And discovered a new (to me) manufacturer; more on that in a later post.  But top of my list is usually Perrywatch.  On the Perry's facebook page I spotted this:

So whilst their website may be silent on 2015 releases, this reveals the British napoleonic cavalry are to be expanded upon.

Good news, even if for me they are likely to be of limited use - unless, perhaps I can make Spanish troops from them?...

Tuesday, January 13, 2015

los caballeros de miel de caña de Lyle

It's been a long time since I added to any of my armies frankly, not least my Dogs of War.  It seems that if the bulk of the rumours are true Warhammer Fantasy is about to get nerfed out of recognition anyway, but that's by the by.  As part of my slow rehabilitation to painting I plucked a unit of Empire knights from the festering pile and set to adding them to my Dogs of War.

As inspiration I must give credit to Millsy over at Cannister and Grape for his paint scheme here.  High quality and a good colour combo that I decided I could steal pay homage to.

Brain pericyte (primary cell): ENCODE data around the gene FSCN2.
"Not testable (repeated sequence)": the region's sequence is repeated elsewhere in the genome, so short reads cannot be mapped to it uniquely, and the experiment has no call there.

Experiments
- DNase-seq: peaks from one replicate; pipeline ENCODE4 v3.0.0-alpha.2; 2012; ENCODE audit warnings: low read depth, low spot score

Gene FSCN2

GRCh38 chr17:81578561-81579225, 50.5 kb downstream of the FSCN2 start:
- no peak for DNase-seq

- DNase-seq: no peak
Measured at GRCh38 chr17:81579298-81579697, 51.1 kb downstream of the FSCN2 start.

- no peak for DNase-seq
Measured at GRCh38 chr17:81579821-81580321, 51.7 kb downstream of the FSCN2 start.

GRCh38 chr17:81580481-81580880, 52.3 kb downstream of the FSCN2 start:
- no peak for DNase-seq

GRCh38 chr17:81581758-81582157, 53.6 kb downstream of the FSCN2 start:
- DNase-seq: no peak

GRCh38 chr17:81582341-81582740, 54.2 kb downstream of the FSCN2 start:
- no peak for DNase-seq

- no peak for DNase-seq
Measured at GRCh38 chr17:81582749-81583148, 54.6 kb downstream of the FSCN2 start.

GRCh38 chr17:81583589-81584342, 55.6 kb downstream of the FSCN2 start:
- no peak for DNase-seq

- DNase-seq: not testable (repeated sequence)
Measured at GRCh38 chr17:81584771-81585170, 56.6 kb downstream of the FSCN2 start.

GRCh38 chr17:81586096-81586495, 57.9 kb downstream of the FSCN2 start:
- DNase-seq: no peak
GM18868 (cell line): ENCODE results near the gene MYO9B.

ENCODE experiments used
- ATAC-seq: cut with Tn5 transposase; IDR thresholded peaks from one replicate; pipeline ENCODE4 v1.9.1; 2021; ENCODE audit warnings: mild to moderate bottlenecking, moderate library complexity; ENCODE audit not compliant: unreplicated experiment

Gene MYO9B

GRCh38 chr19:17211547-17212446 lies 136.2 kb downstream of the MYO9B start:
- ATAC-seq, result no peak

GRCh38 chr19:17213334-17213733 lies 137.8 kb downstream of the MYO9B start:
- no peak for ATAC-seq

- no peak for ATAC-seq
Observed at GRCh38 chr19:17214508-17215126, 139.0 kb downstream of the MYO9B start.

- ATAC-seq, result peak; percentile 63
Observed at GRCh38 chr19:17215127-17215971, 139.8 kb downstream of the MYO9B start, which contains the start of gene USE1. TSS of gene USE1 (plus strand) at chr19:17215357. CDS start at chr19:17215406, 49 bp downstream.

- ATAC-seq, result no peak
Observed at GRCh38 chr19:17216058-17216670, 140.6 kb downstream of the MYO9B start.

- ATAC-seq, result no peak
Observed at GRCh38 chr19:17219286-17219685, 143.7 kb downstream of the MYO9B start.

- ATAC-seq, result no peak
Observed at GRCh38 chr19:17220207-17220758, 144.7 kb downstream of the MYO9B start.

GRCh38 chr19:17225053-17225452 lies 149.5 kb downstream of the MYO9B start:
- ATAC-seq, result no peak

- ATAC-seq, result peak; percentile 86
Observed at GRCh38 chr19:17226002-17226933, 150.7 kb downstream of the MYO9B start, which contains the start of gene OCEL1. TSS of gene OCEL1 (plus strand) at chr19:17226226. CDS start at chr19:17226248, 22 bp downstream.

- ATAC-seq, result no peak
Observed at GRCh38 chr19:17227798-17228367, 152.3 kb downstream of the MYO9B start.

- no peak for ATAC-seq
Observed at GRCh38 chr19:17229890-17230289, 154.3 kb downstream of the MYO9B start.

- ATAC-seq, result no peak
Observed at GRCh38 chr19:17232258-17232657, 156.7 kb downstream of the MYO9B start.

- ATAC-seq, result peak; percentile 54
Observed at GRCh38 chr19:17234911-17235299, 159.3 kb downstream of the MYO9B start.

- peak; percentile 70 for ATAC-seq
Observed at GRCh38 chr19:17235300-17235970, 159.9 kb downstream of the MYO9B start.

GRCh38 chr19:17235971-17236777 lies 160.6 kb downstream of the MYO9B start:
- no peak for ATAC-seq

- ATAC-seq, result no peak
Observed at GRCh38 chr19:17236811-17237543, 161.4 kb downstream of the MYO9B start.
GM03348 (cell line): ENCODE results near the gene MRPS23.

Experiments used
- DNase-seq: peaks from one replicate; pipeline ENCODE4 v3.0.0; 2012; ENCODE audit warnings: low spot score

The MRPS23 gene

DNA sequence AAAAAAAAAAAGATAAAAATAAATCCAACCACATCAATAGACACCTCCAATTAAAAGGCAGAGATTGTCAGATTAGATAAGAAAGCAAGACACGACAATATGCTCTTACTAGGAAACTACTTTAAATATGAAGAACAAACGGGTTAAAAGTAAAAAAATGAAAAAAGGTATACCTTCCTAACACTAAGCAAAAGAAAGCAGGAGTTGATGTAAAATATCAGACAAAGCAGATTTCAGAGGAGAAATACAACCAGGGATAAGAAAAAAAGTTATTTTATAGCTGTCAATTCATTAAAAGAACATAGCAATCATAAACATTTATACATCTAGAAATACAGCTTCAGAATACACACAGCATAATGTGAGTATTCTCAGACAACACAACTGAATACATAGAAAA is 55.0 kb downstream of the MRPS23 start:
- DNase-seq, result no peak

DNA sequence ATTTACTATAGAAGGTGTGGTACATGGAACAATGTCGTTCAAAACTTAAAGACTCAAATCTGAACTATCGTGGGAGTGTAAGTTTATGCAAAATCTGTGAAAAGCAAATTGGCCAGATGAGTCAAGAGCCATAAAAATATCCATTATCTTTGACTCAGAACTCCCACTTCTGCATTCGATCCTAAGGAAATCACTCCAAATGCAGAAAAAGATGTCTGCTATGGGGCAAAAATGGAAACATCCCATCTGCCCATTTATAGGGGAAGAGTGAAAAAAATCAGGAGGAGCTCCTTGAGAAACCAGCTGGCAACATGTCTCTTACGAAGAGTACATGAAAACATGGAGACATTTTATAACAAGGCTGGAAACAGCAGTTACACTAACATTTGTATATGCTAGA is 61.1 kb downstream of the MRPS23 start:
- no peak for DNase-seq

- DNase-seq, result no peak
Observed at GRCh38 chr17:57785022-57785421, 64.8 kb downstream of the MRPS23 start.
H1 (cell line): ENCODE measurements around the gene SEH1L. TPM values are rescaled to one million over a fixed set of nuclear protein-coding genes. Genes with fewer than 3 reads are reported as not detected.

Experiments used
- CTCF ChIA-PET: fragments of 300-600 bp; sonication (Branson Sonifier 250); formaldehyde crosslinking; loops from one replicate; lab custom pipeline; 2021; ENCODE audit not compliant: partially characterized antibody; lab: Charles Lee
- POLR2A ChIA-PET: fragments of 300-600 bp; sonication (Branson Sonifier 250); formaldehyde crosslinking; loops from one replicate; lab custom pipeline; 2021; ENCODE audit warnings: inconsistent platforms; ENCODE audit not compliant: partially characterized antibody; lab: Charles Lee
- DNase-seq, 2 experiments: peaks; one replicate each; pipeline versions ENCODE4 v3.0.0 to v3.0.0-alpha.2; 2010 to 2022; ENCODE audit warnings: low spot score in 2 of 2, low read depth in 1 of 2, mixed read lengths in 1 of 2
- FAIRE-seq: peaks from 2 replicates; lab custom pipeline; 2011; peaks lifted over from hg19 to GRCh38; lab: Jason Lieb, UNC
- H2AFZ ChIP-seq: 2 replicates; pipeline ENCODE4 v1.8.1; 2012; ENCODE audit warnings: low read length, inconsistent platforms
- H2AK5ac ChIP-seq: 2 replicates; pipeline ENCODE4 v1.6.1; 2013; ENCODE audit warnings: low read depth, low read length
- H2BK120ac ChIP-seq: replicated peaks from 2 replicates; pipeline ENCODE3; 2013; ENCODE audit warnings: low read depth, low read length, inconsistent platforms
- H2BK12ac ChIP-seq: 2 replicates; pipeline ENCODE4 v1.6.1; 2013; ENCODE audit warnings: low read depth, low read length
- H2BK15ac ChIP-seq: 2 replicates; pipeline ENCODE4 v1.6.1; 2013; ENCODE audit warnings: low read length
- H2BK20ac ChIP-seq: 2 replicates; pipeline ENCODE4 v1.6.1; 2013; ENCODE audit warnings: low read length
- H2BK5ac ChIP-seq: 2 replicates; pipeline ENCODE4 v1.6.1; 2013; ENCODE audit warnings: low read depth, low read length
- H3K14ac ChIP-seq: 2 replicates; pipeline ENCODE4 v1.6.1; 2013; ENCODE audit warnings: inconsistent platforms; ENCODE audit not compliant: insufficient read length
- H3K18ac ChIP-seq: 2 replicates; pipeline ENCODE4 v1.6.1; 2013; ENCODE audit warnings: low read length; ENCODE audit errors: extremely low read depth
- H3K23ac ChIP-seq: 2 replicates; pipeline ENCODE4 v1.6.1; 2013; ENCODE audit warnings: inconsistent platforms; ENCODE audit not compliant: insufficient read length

Camera-fu is not what it used to be as yet.  A strong contrast between the blue and gold and dark browns worked well for me.  The unit was armed with Warhammers as the only option that made the available figures make sense, I doubt I'd actually run them in Warhammer equipped that way, but in Kings of War, which I probably play more nowadays, it makes no odds; so it's fine.

Their leader gets a close up.

Showing the classically impossible to wield GW weapon.  This is a partly metal mounted figure, of I believe an Empire Battle Priest, but he makes a suitably ridiculous looking hero for this small unit.

Elements of the figures were also borrowed from my other main unit of empire knights, notably the partial painting of the horse armour, but I am most pleased with the golden bronze armour.

These took months to finish, largely due to an absence of both time and motivation, but they've helped cut my teeth once again, and the pace has started to pick up at last.

Sunday, January 11, 2015

The Battle of El Poblo - November 1810